Anaphylactic Shock: A Form of Distributive Shock without Inhibition of Oxygen Consumption

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The pathophysiology of anaphylactic shock during anesthesia is incompletely characterized. It is described as distributive by analogy with septic shock (anaerobic metabolism, high tissue oxygen pressure [Ptio2] values). The Ptio2 profile and its metabolic consequences during anaphylaxis are not known.


Ovalbumin-sensitized anaphylactic shock rats (n = 11) were compared to nicardipine-induced hypotension rats (n = 12) for systemic hemodynamics, Ptio2, sympathetic nervous system activation, skeletal muscle blood flow, and interstitial lactate and pyruvate concentrations using combined microdialysis and polarographic Clark-type oxygen probes.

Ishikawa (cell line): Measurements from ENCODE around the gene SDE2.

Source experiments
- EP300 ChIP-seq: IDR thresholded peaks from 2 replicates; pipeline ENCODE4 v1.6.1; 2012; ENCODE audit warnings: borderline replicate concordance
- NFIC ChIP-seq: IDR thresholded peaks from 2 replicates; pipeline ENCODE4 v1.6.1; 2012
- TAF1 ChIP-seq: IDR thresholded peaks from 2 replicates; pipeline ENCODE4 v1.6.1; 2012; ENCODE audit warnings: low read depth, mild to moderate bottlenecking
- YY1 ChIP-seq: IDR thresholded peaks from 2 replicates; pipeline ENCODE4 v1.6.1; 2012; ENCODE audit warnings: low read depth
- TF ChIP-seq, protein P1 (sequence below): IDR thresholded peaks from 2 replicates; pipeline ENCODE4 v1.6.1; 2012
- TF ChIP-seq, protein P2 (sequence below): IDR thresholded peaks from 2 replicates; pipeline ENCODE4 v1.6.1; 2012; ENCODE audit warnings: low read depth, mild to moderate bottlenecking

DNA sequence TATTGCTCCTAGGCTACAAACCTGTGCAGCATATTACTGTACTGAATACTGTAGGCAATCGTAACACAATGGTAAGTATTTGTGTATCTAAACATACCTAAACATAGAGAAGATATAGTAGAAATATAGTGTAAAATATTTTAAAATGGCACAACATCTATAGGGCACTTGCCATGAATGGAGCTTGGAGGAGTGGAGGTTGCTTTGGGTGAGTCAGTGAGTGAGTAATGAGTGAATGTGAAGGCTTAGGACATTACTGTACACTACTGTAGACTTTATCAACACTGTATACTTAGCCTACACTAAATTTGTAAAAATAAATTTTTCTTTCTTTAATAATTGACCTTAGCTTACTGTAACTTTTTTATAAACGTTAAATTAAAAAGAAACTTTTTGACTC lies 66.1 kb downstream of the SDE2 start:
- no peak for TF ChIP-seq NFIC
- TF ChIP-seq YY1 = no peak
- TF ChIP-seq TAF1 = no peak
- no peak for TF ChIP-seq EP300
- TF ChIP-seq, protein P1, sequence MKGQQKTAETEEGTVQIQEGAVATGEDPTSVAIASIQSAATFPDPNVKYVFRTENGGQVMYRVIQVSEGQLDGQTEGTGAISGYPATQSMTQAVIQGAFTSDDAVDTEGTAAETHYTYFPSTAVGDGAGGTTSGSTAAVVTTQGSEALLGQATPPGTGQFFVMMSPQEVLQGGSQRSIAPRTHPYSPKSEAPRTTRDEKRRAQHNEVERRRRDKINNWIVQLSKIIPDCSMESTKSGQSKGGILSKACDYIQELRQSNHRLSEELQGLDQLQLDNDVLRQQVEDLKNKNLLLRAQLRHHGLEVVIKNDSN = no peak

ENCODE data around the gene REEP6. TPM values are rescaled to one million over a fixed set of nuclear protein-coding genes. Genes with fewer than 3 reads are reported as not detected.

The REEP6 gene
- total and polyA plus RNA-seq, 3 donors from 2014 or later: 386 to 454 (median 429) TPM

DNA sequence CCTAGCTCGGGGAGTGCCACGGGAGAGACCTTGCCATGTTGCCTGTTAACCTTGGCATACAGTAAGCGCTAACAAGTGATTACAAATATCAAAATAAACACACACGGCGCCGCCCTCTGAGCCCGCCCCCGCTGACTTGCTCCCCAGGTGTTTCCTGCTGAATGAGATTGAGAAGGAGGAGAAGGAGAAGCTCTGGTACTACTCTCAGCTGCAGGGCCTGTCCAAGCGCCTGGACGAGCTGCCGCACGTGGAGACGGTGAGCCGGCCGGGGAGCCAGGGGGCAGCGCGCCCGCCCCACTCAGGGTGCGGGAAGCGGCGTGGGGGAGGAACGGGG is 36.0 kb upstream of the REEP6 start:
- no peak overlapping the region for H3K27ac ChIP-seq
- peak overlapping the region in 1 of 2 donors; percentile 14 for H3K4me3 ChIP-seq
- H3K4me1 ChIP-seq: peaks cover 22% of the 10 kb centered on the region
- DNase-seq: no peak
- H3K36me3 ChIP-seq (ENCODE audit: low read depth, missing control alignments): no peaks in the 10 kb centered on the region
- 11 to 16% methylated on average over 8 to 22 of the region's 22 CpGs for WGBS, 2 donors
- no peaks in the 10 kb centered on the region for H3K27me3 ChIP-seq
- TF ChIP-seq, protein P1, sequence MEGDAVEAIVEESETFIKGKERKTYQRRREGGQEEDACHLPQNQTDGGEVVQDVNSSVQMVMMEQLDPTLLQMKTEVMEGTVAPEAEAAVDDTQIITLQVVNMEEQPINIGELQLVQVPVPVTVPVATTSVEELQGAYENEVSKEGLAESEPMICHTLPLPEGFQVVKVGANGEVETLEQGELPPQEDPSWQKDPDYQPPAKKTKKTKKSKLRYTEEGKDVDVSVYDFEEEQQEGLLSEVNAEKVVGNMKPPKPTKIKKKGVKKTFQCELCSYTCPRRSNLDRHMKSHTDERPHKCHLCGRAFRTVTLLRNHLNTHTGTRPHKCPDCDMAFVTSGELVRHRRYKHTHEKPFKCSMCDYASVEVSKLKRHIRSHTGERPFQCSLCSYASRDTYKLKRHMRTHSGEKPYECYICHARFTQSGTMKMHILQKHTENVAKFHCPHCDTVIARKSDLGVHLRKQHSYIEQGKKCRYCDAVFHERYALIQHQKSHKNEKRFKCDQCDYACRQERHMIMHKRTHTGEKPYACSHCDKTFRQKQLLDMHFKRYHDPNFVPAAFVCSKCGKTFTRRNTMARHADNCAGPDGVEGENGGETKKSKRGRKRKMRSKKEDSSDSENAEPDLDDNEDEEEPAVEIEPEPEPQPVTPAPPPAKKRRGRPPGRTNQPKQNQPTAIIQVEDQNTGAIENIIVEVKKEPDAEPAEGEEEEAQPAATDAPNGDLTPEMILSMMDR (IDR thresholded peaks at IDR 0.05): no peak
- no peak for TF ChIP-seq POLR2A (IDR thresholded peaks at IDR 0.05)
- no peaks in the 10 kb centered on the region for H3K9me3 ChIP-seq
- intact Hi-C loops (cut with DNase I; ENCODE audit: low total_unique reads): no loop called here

In both groups, the time course and the magnitude of arterial hypotension were similar. The ovalbumin group but not the nicardipine group displayed decreased skeletal muscle blood flow (from 45 ± 6.2 ml · 100 g−1·min−1 to 24.3 ± 5 ml·100 g−1·min−1; P < 0.0001) and Ptio2 values (from 42 ± 5 to 5 ± 2; P < 0.0001). The ovalbumin group had more intense sympathetic nervous system activation with higher plasma epinephrine and interstitial norepinephrine concentrations. For the ovalbumin group, there was skeletal muscle anaerobic metabolism (lactate concentration increased from 0.446 ± 0.105 to 1.741 ± 0.459 mm; P < 0.05) and substrate depletion (pyruvate concentration decreased from 0.034 ± 0.01 mm to 0.006 ± 0.002 mm; P < 0.05) leading to increased interstitial lactate/pyruvate ratios (from 17 ± 6 to 311 ± 115; P < 0.05).


This profile suggests decreased skeletal muscle blood flow and oxygen delivery. Persistent energy consumption results in decreased Ptio2 and substrate depletion through anaerobic glycolysis leading to complete failure of cellular energy production. This could explain rapid organ dysfunction and resuscitation difficulties.

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